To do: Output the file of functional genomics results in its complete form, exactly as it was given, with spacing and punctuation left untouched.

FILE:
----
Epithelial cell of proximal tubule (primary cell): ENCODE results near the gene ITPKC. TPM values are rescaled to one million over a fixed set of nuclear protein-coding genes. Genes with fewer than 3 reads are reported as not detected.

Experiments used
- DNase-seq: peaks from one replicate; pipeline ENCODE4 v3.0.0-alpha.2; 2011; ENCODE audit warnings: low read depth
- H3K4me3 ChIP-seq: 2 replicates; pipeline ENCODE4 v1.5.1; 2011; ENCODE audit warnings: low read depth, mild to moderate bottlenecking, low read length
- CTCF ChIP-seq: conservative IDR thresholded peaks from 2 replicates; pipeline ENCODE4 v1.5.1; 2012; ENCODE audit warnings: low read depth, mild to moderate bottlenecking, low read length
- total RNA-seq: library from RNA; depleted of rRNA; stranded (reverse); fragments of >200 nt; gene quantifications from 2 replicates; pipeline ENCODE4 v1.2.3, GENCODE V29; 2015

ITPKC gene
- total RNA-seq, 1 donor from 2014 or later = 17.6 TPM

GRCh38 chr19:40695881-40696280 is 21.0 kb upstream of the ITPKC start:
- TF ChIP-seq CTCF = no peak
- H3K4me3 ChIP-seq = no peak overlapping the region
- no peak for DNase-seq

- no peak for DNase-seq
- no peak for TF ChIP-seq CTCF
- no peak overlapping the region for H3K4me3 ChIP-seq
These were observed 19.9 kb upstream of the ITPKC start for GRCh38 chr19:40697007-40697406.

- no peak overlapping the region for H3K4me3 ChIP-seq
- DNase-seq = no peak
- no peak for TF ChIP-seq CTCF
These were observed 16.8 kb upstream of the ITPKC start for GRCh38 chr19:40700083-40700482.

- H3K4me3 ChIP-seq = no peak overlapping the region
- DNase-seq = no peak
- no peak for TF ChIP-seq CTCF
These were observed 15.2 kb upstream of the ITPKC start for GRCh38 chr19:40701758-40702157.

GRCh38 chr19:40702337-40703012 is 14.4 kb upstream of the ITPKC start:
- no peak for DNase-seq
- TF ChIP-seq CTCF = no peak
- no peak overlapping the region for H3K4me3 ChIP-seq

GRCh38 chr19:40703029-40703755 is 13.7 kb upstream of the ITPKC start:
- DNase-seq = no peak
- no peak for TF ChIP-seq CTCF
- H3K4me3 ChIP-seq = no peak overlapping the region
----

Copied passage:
Epithelial cell of proximal tubule (primary cell): ENCODE results near the gene ITPKC. TPM values are rescaled to one million over a fixed set of nuclear protein-coding genes. Genes with fewer than 3 reads are reported as not detected.

Experiments used
- DNase-seq: peaks from one replicate; pipeline ENCODE4 v3.0.0-alpha.2; 2011; ENCODE audit warnings: low read depth
- H3K4me3 ChIP-seq: 2 replicates; pipeline ENCODE4 v1.5.1; 2011; ENCODE audit warnings: low read depth, mild to moderate bottlenecking, low read length
- CTCF ChIP-seq: conservative IDR thresholded peaks from 2 replicates; pipeline ENCODE4 v1.5.1; 2012; ENCODE audit warnings: low read depth, mild to moderate bottlenecking, low read length
- total RNA-seq: library from RNA; depleted of rRNA; stranded (reverse); fragments of >200 nt; gene quantifications from 2 replicates; pipeline ENCODE4 v1.2.3, GENCODE V29; 2015

ITPKC gene
- total RNA-seq, 1 donor from 2014 or later = 17.6 TPM

GRCh38 chr19:40695881-40696280 is 21.0 kb upstream of the ITPKC start:
- TF ChIP-seq CTCF = no peak
- H3K4me3 ChIP-seq = no peak overlapping the region
- no peak for DNase-seq

- no peak for DNase-seq
- no peak for TF ChIP-seq CTCF
- no peak overlapping the region for H3K4me3 ChIP-seq
These were observed 19.9 kb upstream of the ITPKC start for GRCh38 chr19:40697007-40697406.

- no peak overlapping the region for H3K4me3 ChIP-seq
- DNase-seq = no peak
- no peak for TF ChIP-seq CTCF
These were observed 16.8 kb upstream of the ITPKC start for GRCh38 chr19:40700083-40700482.

- H3K4me3 ChIP-seq = no peak overlapping the region
- DNase-seq = no peak
- no peak for TF ChIP-seq CTCF
These were observed 15.2 kb upstream of the ITPKC start for GRCh38 chr19:40701758-40702157.

GRCh38 chr19:40702337-40703012 is 14.4 kb upstream of the ITPKC start:
- no peak for DNase-seq
- TF ChIP-seq CTCF = no peak
- no peak overlapping the region for H3K4me3 ChIP-seq

GRCh38 chr19:40703029-40703755 is 13.7 kb upstream of the ITPKC start:
- DNase-seq = no peak
- no peak for TF ChIP-seq CTCF
- H3K4me3 ChIP-seq = no peak overlapping the region